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2i4        HISTORY OF WESTERN EDUCATION

much an expert that he thinks nothing of his own expertness. As
a matter of course, he is a master of the all-important art of speech.
He has the unostentatious dignity which makes his words effective
when he speaks ; he couches what he has to say in words that are
" apt, chosen, clear, well applied, and, above all, in use among
the people"; he uses the native tongue without the pedantic
employment of obsolete literary forms, and is even ready at need
to draw on the storehouse of Latin for new words and usages.

In addition to all these things, he has the wit and intelligence
of the scholar. " Besyde goodnesse," to quote from Sir Thomas
Hoby's translation, " the true and principall ornament of the
mynde in everye manne are letters; " and so the good courtier
must follow the example of the many excellent captains of old
time " which all joined the ornament of letters with the prowesse
of armes." In letters, then, he must " bee more than indyffer-
entlye well seene, at the least in those studyes which they call
Humanitie, and to have not only the understandinge of the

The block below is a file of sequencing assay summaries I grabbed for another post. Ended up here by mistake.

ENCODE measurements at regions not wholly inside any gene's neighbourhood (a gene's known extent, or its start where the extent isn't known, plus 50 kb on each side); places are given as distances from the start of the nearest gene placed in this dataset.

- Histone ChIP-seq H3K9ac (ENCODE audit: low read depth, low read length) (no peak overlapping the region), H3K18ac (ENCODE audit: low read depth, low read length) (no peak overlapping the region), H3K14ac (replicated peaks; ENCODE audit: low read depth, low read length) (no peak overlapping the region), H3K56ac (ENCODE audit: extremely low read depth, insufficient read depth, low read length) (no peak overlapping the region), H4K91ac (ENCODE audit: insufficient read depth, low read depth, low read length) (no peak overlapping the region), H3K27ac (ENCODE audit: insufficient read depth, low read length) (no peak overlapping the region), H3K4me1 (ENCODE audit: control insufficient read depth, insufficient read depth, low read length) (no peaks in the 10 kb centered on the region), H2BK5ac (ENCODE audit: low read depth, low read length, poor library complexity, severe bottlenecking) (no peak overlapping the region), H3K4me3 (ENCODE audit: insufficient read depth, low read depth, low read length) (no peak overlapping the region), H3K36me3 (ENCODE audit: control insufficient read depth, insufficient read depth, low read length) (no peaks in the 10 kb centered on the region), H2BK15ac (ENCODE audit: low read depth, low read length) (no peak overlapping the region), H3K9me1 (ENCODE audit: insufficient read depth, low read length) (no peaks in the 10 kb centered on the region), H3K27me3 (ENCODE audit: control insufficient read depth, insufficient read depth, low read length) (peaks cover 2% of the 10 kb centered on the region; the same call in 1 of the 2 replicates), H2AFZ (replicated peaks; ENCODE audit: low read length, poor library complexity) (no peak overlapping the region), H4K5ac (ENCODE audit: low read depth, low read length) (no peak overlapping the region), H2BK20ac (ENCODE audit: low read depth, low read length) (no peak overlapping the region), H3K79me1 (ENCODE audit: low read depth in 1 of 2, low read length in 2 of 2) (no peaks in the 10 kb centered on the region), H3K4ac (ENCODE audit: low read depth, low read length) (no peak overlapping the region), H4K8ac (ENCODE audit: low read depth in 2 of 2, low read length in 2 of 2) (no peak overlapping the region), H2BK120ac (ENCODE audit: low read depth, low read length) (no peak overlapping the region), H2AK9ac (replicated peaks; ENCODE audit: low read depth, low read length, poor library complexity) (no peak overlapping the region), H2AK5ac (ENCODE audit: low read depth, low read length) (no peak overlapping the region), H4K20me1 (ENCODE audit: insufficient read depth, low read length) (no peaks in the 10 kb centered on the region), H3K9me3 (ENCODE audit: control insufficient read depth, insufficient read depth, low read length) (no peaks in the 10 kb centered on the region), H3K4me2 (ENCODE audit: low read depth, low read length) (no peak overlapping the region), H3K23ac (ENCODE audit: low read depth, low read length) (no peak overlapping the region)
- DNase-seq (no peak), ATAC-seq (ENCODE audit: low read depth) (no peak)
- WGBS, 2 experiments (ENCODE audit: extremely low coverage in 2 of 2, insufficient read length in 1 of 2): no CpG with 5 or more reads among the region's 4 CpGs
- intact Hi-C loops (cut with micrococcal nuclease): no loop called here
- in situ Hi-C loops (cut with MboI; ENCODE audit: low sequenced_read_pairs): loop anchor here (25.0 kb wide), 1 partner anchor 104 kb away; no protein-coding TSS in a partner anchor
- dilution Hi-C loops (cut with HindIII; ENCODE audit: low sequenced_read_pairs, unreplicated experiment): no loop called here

Latin tunge, but also of the Greeke, because of the many and
sundrye thinges that with greate excellencye are written in it.
Let him much exercise himself in poets and no lesse in Oratours
and Historiographers, and also in writing both rime and prose,
and especiallye in this our vulgar tunge." * Still following ancient
usage, he must also acquire skill in music and in painting. These
arts are not only of much practical value, but form a necessary
part of a complete education. With regard to painting, says
Castiglione; " beside that in it selfe it is moste noble and worthye,"
it has many advantages, " especiallye in warre to drawe oute
countreys, plattefourmes, ryvers, brydges, castelles, houldes,
fortresses and suche other matters, the which thoughe a manne
were able to kepe in mynde yet can he not shewe them to others.
And in verye dede who so esteameth not this arte is, to my seemyng,
farre wyde from all reason; forsomuche as the engine of the
worlde that we behoulde with a large sky, so bright with shining
sterres, and in the middes the earth environed with the seas,
severed in partes with hylles, dales and rivers, and so decked with
such diverse trees, beawtifull flowres and herbes, a man may say
it to be a noble and a great peincting, drawen with the hande of
nature and of God : the whych whoso can folow in myne opinion
he is woorthye much commendacion."f

* Pp. 84, 85.          f P. 93-